She always said the Iraq surge would fail, and once protested in front of the State House in Concord alongside demonstrators who compared Bush to a Nazi. Rep. Shea-Porter attended more of her opponents town hall meetings as a candidate than she has held during her four years in Congress.
Fox News placed her photo on a milk carton last summer to dramatize her failure to meet with constituents at public gatherings during the recess. The Congresswoman did find time to visit Pittsburgh, PA for the Daily Kos/Netroots Nation convention of liberal bloggers.
She told them her constituents “would love to wait in line for medical care.” Shea-Porter has a 38% favorable, and a 37% unfavorable rating.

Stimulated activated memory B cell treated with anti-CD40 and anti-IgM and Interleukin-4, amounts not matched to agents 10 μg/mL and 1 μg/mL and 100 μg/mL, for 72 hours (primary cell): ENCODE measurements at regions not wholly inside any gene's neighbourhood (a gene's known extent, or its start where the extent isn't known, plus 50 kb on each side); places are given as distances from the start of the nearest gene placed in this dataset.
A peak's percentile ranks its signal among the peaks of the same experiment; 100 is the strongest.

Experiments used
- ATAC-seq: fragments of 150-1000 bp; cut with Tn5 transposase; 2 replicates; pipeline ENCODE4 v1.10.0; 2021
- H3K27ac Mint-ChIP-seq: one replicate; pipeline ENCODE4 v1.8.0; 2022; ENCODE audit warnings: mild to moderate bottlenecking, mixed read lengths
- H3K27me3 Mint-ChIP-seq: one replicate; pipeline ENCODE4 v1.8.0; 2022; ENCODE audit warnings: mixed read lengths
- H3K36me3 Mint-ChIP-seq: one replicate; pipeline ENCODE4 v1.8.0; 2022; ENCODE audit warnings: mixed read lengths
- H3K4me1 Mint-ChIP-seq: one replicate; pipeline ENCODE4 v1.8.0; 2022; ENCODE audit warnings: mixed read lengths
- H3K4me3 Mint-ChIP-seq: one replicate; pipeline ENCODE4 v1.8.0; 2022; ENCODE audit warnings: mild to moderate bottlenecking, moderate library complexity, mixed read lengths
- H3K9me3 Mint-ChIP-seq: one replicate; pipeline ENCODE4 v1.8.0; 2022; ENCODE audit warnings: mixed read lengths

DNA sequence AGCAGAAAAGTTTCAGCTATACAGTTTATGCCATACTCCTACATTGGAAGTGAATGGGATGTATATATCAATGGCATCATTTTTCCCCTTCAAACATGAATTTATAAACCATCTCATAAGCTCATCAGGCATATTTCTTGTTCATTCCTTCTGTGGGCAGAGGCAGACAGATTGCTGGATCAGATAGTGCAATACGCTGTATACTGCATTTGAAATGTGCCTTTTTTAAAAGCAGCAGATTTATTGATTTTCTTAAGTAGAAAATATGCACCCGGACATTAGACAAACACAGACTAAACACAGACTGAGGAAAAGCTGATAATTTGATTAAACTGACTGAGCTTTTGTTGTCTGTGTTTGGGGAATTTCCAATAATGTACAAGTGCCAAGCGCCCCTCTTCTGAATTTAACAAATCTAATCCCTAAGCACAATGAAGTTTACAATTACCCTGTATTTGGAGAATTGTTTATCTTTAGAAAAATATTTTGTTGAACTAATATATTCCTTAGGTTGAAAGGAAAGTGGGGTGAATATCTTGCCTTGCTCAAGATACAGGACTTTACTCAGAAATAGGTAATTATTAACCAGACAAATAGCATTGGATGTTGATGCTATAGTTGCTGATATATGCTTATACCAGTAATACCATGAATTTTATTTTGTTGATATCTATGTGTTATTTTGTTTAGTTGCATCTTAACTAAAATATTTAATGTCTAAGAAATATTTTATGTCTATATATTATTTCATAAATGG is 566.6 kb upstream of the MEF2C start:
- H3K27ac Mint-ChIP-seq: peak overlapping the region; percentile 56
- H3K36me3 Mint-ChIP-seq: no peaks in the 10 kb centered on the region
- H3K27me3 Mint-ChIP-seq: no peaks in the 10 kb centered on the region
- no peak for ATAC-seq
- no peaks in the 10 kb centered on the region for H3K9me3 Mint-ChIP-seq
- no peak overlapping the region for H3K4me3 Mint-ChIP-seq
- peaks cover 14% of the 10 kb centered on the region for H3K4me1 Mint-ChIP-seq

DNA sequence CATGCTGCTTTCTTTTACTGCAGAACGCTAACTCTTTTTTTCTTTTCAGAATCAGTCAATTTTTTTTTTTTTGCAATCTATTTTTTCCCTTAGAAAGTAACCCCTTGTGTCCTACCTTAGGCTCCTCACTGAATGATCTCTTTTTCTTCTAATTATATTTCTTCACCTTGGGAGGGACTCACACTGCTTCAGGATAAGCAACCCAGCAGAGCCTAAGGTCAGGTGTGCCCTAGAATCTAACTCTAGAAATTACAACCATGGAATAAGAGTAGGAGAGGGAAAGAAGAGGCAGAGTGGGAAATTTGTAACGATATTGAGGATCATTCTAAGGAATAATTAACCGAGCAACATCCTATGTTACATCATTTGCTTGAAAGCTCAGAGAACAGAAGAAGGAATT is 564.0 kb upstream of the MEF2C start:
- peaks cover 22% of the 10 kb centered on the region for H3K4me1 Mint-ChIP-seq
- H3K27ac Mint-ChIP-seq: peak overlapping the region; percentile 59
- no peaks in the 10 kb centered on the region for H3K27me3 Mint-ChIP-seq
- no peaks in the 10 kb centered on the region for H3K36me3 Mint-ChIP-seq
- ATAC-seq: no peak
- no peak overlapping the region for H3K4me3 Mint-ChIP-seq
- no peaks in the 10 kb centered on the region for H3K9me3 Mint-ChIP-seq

In the GOP primary, the two leading candidates are former Manchester Mayor Frank Guinta, 39, and newspaper publisher Sean Mahoney. Mahoney, 44, previously served as the state’s Republican National Committeeman, and was endorsed by the current Manchester Mayor, Ted Gatsas. The political rating agencies list this seat as “Leaning Republican.”
Second Congressional District
This is the district Congressman Hodes is vacating. Former Rep. Charles Bass (R), who was defeated by Hodes four years ago, is attempting a comeback and has outdistanced his primary contenders in fundraising.
He is regarded as the frontrunner and the political rating agencies are also listing this seat as “Leaning Republican.” Bass is being challenged in the primary by former State Rep. Bob Giuda and the 2008 nominee, Jennifer Horn.